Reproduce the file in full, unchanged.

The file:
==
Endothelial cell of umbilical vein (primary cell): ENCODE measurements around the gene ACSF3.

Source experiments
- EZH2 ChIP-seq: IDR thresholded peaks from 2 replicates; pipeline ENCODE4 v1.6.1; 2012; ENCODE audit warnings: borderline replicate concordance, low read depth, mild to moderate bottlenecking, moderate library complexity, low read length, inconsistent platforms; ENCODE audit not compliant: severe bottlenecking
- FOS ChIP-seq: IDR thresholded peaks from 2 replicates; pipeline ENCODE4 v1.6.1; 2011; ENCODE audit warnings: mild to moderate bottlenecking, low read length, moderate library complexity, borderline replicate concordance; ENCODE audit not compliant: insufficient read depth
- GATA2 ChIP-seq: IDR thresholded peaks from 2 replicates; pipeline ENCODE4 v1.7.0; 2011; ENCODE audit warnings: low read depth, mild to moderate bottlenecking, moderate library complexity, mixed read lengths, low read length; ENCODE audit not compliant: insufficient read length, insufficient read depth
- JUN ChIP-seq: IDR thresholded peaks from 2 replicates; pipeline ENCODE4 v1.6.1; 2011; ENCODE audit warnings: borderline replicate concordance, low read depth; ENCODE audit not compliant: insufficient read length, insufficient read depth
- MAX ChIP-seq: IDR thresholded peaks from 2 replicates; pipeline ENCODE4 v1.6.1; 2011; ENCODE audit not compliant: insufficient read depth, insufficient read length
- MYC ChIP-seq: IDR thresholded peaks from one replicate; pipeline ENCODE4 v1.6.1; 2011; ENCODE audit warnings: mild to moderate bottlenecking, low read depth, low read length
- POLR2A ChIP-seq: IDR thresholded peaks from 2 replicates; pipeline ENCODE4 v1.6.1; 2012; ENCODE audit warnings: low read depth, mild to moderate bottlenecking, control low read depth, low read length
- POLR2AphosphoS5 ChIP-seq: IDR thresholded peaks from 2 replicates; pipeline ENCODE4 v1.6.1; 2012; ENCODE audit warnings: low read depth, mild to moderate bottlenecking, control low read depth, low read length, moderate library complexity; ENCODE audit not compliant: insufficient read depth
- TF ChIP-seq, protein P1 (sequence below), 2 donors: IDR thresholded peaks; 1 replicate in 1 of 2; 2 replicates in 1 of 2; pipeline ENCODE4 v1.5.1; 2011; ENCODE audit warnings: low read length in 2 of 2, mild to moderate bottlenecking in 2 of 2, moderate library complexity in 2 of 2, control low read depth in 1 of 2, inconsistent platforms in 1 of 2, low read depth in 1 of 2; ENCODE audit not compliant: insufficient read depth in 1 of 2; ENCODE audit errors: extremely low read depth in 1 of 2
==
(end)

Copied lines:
Endothelial cell of umbilical vein (primary cell): ENCODE measurements around the gene ACSF3.

Source experiments
- EZH2 ChIP-seq: IDR thresholded peaks from 2 replicates; pipeline ENCODE4 v1.6.1; 2012; ENCODE audit warnings: borderline replicate concordance, low read depth, mild to moderate bottlenecking, moderate library complexity, low read length, inconsistent platforms; ENCODE audit not compliant: severe bottlenecking
- FOS ChIP-seq: IDR thresholded peaks from 2 replicates; pipeline ENCODE4 v1.6.1; 2011; ENCODE audit warnings: mild to moderate bottlenecking, low read length, moderate library complexity, borderline replicate concordance; ENCODE audit not compliant: insufficient read depth
- GATA2 ChIP-seq: IDR thresholded peaks from 2 replicates; pipeline ENCODE4 v1.7.0; 2011; ENCODE audit warnings: low read depth, mild to moderate bottlenecking, moderate library complexity, mixed read lengths, low read length; ENCODE audit not compliant: insufficient read length, insufficient read depth
- JUN ChIP-seq: IDR thresholded peaks from 2 replicates; pipeline ENCODE4 v1.6.1; 2011; ENCODE audit warnings: borderline replicate concordance, low read depth; ENCODE audit not compliant: insufficient read length, insufficient read depth
- MAX ChIP-seq: IDR thresholded peaks from 2 replicates; pipeline ENCODE4 v1.6.1; 2011; ENCODE audit not compliant: insufficient read depth, insufficient read length
- MYC ChIP-seq: IDR thresholded peaks from one replicate; pipeline ENCODE4 v1.6.1; 2011; ENCODE audit warnings: mild to moderate bottlenecking, low read depth, low read length
- POLR2A ChIP-seq: IDR thresholded peaks from 2 replicates; pipeline ENCODE4 v1.6.1; 2012; ENCODE audit warnings: low read depth, mild to moderate bottlenecking, control low read depth, low read length
- POLR2AphosphoS5 ChIP-seq: IDR thresholded peaks from 2 replicates; pipeline ENCODE4 v1.6.1; 2012; ENCODE audit warnings: low read depth, mild to moderate bottlenecking, control low read depth, low read length, moderate library complexity; ENCODE audit not compliant: insufficient read depth
- TF ChIP-seq, protein P1 (sequence below), 2 donors: IDR thresholded peaks; 1 replicate in 1 of 2; 2 replicates in 1 of 2; pipeline ENCODE4 v1.5.1; 2011; ENCODE audit warnings: low read length in 2 of 2, mild to moderate bottlenecking in 2 of 2, moderate library complexity in 2 of 2, control low read depth in 1 of 2, inconsistent platforms in 1 of 2, low read depth in 1 of 2; ENCODE audit not compliant: insufficient read depth in 1 of 2; ENCODE audit errors: extremely low read depth in 1 of 2